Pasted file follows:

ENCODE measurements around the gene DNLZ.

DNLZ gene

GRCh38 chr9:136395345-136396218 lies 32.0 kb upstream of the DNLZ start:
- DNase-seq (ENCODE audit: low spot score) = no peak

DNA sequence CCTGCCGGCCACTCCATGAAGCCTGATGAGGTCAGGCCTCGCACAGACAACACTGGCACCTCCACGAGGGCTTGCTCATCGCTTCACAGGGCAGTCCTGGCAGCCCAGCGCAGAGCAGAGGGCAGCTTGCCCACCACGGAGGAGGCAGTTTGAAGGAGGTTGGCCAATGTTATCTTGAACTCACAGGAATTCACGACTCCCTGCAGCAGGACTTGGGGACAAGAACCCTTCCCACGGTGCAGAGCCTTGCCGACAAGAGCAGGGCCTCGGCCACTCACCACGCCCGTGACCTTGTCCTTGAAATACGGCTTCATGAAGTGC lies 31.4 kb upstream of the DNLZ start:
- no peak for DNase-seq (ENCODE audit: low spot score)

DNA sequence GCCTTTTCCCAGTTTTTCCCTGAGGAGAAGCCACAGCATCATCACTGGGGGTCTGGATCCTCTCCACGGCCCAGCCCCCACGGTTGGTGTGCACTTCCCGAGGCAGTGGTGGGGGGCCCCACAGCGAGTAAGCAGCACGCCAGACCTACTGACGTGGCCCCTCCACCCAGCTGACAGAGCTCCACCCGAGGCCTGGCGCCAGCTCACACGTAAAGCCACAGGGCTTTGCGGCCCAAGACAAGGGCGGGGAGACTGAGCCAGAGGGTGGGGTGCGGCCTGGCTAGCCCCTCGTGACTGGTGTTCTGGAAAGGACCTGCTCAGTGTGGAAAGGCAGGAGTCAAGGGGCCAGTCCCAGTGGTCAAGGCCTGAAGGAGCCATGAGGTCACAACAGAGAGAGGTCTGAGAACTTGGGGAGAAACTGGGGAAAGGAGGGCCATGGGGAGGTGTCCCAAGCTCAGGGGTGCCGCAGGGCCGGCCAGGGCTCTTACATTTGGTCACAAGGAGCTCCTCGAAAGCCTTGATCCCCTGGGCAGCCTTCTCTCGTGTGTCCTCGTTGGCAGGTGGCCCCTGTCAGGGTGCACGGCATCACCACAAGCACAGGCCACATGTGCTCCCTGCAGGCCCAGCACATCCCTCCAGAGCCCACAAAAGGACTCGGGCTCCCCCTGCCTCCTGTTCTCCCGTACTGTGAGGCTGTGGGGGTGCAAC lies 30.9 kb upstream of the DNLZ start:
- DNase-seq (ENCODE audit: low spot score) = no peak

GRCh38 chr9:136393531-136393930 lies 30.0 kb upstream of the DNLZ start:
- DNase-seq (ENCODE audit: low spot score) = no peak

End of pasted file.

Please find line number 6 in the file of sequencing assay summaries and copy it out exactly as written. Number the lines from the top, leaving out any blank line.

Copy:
- no peak for DNase-seq (ENCODE audit: low spot score)